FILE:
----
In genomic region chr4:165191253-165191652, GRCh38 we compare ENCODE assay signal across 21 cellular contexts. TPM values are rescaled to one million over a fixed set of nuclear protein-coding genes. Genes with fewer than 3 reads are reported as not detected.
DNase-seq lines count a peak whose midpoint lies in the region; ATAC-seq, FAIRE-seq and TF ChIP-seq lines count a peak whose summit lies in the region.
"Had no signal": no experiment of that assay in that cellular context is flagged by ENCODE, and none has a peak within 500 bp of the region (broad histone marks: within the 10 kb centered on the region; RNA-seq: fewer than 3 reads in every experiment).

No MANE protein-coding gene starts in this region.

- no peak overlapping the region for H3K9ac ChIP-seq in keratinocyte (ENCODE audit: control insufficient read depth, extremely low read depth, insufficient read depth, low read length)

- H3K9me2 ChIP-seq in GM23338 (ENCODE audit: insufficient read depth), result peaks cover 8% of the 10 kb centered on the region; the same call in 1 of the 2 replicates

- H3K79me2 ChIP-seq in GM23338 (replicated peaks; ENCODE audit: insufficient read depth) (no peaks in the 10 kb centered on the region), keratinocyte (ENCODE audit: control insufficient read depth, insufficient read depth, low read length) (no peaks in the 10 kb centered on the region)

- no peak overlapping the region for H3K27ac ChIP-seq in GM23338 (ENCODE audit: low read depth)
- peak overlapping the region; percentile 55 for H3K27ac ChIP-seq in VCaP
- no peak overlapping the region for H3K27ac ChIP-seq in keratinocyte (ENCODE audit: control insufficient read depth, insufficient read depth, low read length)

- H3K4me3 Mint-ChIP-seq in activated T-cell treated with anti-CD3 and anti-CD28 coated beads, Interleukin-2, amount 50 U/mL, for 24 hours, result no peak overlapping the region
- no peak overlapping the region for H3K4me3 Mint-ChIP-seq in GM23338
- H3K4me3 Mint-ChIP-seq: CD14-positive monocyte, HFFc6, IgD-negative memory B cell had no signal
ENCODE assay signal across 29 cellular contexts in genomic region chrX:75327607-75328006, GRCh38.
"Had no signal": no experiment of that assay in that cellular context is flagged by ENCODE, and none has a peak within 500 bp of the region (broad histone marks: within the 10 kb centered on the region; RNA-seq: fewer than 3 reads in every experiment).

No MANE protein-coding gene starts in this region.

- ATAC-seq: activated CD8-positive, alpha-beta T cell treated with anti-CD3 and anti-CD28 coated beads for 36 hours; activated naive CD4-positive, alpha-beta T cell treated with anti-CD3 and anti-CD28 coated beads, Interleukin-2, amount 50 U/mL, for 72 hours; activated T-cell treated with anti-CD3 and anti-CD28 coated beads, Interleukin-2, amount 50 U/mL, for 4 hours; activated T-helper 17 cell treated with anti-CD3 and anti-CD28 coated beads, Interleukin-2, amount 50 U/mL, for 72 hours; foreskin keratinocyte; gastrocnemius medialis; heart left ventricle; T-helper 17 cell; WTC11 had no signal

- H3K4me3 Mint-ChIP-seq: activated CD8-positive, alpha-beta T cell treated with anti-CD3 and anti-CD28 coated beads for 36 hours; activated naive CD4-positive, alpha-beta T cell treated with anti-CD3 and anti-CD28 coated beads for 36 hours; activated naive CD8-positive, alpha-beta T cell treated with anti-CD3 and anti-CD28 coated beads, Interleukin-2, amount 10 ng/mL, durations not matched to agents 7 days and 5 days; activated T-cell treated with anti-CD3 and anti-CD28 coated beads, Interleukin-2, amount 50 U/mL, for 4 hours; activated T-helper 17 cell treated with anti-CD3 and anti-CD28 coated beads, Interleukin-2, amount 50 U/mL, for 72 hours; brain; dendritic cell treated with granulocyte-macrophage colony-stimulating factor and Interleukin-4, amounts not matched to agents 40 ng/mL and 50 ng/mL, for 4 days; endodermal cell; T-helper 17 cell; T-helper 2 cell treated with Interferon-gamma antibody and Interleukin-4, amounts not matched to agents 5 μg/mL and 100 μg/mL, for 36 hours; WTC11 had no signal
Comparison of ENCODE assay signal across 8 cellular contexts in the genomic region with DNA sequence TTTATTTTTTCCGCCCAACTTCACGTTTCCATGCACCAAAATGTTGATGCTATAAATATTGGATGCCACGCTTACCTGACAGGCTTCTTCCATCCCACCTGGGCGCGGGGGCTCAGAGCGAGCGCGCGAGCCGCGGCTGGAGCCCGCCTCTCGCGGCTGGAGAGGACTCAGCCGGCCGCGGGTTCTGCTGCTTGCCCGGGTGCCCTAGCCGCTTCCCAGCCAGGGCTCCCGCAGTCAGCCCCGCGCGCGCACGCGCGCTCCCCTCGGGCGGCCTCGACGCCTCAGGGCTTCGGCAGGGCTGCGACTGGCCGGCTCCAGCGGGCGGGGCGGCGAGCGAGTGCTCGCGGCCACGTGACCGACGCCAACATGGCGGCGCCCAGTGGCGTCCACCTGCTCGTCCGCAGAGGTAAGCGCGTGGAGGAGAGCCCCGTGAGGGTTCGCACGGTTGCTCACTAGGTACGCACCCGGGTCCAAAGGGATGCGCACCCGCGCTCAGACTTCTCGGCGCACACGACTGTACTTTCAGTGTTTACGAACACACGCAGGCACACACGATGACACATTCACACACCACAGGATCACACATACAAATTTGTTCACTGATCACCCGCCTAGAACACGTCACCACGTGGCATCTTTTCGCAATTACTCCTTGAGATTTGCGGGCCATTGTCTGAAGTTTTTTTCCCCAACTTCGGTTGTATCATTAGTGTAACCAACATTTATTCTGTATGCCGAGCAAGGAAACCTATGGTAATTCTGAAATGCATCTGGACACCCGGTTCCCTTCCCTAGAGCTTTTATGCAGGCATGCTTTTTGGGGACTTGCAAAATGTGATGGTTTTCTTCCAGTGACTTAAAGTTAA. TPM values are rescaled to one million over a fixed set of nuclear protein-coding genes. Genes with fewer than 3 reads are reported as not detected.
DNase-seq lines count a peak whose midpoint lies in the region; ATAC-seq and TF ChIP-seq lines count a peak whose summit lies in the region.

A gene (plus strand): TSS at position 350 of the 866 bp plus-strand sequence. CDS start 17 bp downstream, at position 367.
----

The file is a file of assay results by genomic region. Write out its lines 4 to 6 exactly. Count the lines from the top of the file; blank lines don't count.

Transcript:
No MANE protein-coding gene starts in this region.

- no peak overlapping the region for H3K9ac ChIP-seq in keratinocyte (ENCODE audit: control insufficient read depth, extremely low read depth, insufficient read depth, low read length)

- H3K9me2 ChIP-seq in GM23338 (ENCODE audit: insufficient read depth), result peaks cover 8% of the 10 kb centered on the region; the same call in 1 of the 2 replicates